Images of great generators and turbines, of high tension wires and metal towers could provide a visual tribute to the great infrastructure projects of the 1930s when so much of America was finally electrified, but most of this background is used as a setting to reflect the esprit de corps of the cast of daring linemen.  They are not technicians as much as they are roustabouts, and they climb to the heavens with little to protect them from lightning or keep them from falling, but they are fatalistic, and bolstered with ego. 

The crew is packed with our old friends: Frank McHugh and Alan Hale as a couple of comic stumblebums; Ward Bond as a wiseacre; Eve Arden, too-little used in her role as a ten-cents-a-dance girl.  The linemen-roustabouts go to work at night in thunderstorms, and during their “high wire act” they talk about the dames.

The wind, the lightning, the torrential rains, the sizzling live wires broken and flapping around them make for treacherous work. One older fellow, of course called “Pop,” played by Egon Brecher, warns of death by live wires. He is not a climber; he works on the ground. The most sensible guy is George Raft. His best buddy is Edward G Robinson, in a role markedly different from his sinister sneering gangsters and his shrewd detectives: he plays a happy-go-lucky, and hapless lineman desperate for a date, too awkward and bumbling to be attractive to the world-weary dance hall girls. He is exuberant, quick-tempered, but joyfully oblivious to the dangers around him. That includes the dangers from women as well as high wires. The when Raft gets into trouble upon the tower, Robinson comes to his aid and gets electrocuted. Ward Bond does a curious form of CPR by pressing on his back and brings him back to life, but Robinson’s leg is broken, so Edward G goes off to the hospital. His injury is such that he will not be fit for climbing towers anymore, but his heroism merits a promotion to foreman. This happy hooligan will stay on the ground from now on and direct the action.

Pop has a grim chore of his own. He is going to meet his daughter who has just been paroled from prison. He feels guilty about meeting her, because he abandoned her and her mother when she was a child and he feels responsible for her wayward course in life. He asks Raft, because he is the most sensible and unflappable guy around, to go with him to meet her. The daughter is played by Marlene Dietrich. Her black beret tells us she is sophisticated and tough (recall our post on the black beret in movies here). And glamorous, despite being a person.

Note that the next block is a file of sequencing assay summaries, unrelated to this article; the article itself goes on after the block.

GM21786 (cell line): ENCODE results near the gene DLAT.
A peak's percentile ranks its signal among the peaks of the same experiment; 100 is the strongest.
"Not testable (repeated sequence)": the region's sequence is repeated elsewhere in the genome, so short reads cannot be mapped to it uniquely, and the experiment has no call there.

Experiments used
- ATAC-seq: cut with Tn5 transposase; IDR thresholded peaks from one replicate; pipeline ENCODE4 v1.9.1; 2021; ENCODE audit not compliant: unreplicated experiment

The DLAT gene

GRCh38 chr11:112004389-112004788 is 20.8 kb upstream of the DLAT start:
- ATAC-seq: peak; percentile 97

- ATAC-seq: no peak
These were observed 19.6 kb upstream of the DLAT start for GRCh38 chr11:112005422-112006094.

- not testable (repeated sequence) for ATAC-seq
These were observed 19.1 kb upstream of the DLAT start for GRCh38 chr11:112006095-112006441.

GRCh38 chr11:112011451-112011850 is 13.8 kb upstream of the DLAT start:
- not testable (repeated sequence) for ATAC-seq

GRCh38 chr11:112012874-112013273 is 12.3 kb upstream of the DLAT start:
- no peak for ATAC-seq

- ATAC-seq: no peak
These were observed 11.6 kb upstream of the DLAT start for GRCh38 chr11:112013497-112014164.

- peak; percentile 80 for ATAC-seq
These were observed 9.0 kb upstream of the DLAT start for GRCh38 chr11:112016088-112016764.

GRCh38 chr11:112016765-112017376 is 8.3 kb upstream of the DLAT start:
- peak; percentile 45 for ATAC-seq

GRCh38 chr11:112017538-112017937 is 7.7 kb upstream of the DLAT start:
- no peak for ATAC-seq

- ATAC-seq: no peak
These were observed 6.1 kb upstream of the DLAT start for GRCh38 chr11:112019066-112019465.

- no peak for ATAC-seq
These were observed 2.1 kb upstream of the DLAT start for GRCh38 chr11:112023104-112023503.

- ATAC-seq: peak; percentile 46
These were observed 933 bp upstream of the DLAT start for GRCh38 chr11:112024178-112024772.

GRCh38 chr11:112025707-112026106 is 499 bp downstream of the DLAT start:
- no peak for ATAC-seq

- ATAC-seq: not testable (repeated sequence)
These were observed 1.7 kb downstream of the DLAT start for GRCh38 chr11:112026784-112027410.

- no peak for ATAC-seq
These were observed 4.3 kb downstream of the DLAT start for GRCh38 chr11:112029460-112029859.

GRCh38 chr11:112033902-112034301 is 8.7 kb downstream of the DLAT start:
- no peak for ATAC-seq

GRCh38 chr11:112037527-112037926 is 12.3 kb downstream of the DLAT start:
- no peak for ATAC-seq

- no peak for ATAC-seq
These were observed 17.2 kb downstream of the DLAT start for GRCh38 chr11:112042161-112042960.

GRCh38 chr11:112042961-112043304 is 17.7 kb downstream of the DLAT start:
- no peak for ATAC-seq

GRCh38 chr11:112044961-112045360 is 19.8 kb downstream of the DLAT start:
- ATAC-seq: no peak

There is an interesting scene where they stop to go to a drugstore so Marlene can pick up some cosmetics. George Raft was sometimes considered a kind of Humphrey Bogart 1.0 because his fame came along earlier than Bogart’s and he got a lot of the tough guy roles (and turned down a few that made Bogart famous). Raft was not the actor that Bogart was; he did not have his range, and yet there is something so wonderfully cool about Raft in this movie that I’m not sure Bogart could achieve. Raft is unruffled, even apathetic about Marlene’s needing to buy lipstick and powder, even steps in to help her shop, though he is somewhat disgusted by Marlene’s cold reception of her father. He does not know yet that she has had a hard life because her father abandoned her in childhood. Raft sits at the soda counter in a drugstore and orders a soda, with a straw. It is such a tough guy cool thing to do with a completely unconcerned attitude as he if just belted down a Scotch. He is one tough guy, and despite spending so much time up in the high wires, he is grounded.

All the happy hooligans appear to live together in a boarding house. They kid Edward G Robinson about his girl troubles. When Pop is killed on the job, Edward G., as foreman, has the miserable task of having to tell his next of kin – Marlene Dietrich. As usual George Raft gets drafted to go along with them because Raft is the sensible one, and just his coolness steadies the nerves of others. They break the news and Raft is disgusted by Marlene’s lack of grief. She actually hardly knew her father. But Edward G. warms up to her in a curiously courtly way. He does not chase her or push himself upon her the way he does the dance hall girls, but he is very gentle and feel sorry for her.